What is a mental health crisis kit? It’s a collection of items packed together that can help you through a personal crisis. They can be as simple, small, extravagant, or as big as you like. Every person struggles with their mental illness in a different way, so everyone will have a different kit that is personalized to them.
Today I am going to share with you what I put in mine. For me, it was important that the kit can be easily moved from purse to purse, and not take up too much room. Some kits I’ve seen have been large and are practically the size of a purse or backpack on their own, and if that works best for you, I support that 100%. We all have to do what feels best.
You may even want to make 2 or more kits, of varying sizes. A larger one to keep at home, and a smaller one to travel with you. One to keep in your car, another for your desk at work. Whatever suits your lifestyle best.
Today I am going to share with you the one I made to keep in my purse/diaper bag, what I have in it and why, and what it looks like.
Headphones – to block out noises when feeling overwhelmed. Some may use earplugs, but I find that headphones look and feel more “normal” and would draw less attention.
Small notebook and pen or pencil – sometimes writing out my thoughts can help me to calm down and stop thinking about the same thing over and over. Especially if it’s something I keep worrying that I will forget. Getting it out onto paper eases my mind. A lot of people will say “well I have my phone and can take notes on that” and yes that’s true, however, sometimes I want to sketch a design idea, plus, doodling can be calming. You also never have to worry about running out of battery with a notebook.
Backup medication – If you’re out and about and begin to feel anxious and suddenly remember you didn’t take your meds that day, it can cause all sorts of bad thoughts to race through your head. Having some on you at all times can alleviate these worries. I also bring a couple of Ativan pills with me for certain high-stress situations, like going on a flight. I’ve never had to take them, but knowing they are with me makes me feel better.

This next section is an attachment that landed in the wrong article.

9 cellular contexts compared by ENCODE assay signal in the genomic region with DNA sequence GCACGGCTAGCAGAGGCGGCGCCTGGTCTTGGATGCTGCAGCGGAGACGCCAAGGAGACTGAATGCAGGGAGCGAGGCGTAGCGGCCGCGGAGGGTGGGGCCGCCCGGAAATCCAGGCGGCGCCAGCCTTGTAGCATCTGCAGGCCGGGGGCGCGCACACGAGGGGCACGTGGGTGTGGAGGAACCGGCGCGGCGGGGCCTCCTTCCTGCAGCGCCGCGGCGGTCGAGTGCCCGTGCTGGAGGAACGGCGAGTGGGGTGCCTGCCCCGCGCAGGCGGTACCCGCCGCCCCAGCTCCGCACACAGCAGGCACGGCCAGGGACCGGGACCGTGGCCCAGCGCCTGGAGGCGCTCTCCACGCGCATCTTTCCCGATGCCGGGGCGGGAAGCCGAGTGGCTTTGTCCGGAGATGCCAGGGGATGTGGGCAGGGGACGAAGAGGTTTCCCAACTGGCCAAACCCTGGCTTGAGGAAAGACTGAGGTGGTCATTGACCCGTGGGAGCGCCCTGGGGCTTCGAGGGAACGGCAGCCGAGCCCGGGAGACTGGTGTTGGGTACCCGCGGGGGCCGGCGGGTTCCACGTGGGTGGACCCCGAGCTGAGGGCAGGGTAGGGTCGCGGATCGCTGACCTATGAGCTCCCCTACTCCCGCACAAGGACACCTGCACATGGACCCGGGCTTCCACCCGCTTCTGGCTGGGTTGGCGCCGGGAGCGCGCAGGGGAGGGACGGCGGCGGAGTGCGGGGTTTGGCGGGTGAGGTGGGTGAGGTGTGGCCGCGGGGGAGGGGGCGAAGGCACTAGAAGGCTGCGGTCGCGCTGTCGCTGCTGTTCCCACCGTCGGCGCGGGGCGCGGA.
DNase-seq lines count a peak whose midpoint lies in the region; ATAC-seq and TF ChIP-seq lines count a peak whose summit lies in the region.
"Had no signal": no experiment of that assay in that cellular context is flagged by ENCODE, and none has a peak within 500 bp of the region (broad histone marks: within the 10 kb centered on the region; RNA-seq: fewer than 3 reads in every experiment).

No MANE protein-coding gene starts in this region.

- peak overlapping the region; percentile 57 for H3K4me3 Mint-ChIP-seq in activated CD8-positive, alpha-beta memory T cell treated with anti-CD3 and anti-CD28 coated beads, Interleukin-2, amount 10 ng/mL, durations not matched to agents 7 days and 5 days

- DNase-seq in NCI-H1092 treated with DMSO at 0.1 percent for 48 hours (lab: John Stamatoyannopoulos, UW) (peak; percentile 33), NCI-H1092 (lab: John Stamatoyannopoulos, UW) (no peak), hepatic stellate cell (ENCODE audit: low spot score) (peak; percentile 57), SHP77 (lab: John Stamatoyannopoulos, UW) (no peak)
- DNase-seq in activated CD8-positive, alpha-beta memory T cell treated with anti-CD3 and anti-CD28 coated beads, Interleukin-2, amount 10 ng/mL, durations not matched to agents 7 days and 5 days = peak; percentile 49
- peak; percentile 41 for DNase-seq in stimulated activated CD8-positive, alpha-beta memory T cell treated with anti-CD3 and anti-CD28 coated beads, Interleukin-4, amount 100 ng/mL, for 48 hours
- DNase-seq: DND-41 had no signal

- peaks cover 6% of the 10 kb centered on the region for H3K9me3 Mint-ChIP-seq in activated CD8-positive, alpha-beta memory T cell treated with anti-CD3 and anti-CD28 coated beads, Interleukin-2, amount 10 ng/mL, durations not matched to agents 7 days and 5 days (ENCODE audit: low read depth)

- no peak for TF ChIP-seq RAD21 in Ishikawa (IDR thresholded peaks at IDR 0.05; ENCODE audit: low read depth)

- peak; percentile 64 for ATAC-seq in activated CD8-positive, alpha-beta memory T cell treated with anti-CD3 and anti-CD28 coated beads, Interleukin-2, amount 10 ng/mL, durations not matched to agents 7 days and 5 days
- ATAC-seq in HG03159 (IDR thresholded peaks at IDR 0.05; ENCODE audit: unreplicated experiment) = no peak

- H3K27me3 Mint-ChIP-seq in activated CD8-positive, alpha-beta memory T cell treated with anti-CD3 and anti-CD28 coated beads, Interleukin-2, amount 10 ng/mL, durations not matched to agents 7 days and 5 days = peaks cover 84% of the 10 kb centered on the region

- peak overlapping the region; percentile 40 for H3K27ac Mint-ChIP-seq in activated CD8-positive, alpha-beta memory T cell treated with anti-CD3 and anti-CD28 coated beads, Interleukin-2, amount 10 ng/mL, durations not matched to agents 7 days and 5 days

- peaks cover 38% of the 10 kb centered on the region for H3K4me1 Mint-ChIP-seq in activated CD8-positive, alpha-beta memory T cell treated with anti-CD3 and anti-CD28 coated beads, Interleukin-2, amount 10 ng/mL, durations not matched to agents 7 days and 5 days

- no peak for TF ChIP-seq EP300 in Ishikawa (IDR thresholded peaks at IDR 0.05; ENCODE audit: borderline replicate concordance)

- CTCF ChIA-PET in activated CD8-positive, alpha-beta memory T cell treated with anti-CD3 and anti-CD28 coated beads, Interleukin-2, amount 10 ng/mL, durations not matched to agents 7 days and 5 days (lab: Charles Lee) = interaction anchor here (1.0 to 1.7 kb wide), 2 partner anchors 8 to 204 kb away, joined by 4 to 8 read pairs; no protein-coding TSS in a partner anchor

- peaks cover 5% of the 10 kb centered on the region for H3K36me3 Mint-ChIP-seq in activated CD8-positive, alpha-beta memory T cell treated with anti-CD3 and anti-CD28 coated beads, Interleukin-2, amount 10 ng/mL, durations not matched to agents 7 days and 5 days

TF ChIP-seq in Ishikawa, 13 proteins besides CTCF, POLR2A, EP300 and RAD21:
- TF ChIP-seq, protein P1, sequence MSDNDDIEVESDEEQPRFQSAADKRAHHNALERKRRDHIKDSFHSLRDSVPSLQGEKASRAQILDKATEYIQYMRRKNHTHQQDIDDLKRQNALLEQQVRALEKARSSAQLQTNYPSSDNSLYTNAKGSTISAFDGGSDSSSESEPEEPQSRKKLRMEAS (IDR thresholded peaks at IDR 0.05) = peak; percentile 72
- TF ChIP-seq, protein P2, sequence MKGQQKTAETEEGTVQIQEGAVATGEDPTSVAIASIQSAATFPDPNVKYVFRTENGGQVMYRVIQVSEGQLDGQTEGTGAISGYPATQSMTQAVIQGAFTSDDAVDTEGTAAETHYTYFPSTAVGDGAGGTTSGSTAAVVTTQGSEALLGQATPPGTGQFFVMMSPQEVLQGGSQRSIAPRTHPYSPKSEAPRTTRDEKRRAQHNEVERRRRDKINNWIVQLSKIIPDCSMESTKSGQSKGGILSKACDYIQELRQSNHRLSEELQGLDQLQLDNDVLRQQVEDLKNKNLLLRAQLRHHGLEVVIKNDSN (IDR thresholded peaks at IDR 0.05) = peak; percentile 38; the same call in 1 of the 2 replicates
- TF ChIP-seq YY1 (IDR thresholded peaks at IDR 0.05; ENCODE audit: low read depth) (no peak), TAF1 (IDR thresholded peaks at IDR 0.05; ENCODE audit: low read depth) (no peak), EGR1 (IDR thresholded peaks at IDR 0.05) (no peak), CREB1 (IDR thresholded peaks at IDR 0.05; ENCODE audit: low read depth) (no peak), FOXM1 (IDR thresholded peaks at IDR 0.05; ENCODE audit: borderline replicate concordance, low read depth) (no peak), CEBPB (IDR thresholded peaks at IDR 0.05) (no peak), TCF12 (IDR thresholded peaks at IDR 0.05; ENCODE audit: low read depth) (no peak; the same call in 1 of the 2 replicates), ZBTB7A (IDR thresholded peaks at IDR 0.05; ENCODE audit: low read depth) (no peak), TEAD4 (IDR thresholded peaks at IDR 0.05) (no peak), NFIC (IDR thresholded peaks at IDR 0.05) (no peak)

Fidget item – Anything that can keep your hands busy is great to have. It helps you stay grounded and splits your focus from whatever is causing you distress.
Lavender essential oil – The smell is so relaxing to me, and sometimes all I need is a quick whiff. Pick any scent that you find calming and have it with you.
Book – “This book will make you calm” I keep this book in my kit because it has so many useful tips and reminders about Cognitive Behavioral Therapy (CBT) techniques. It’s small and easy to carry around.
Photos of my baby and fur-babies. – My phone is full of them, and I often scroll through my camera feed. You may want to add a physical photograph to your kit.
A sheet with numbers to crisis lines and resources. – You never know when you may need them, and having them on hand is better than having to look them up in a moment of crisis.
Lollypops – A boost of sugar and the pleasant taste is always a mood booster. You can use your favourite types of candies.
Gum – A nurse suggested this to me when I was getting a vaccine. I always faint after getting a shot because I have a panic attack. She told me that the act of chewing sends a signal to your brain that you’re eating, and therefore safe. I thought that was a load of baloney but decided to try it to humour her. I was worried about swallowing the gum if I fainted but she said she would get the gum out of my mouth if I fainted. Well, I didn’t have that problem and it was the first time I ever had a vaccine without fainting in God knows how long! Since then, I’ve chewed gum while going for bloodwork and any other anxiety-provoking situations and found it immensely helpful.
What do you keep in your mental health crisis kit? Do you have one? I’d love to hear from you.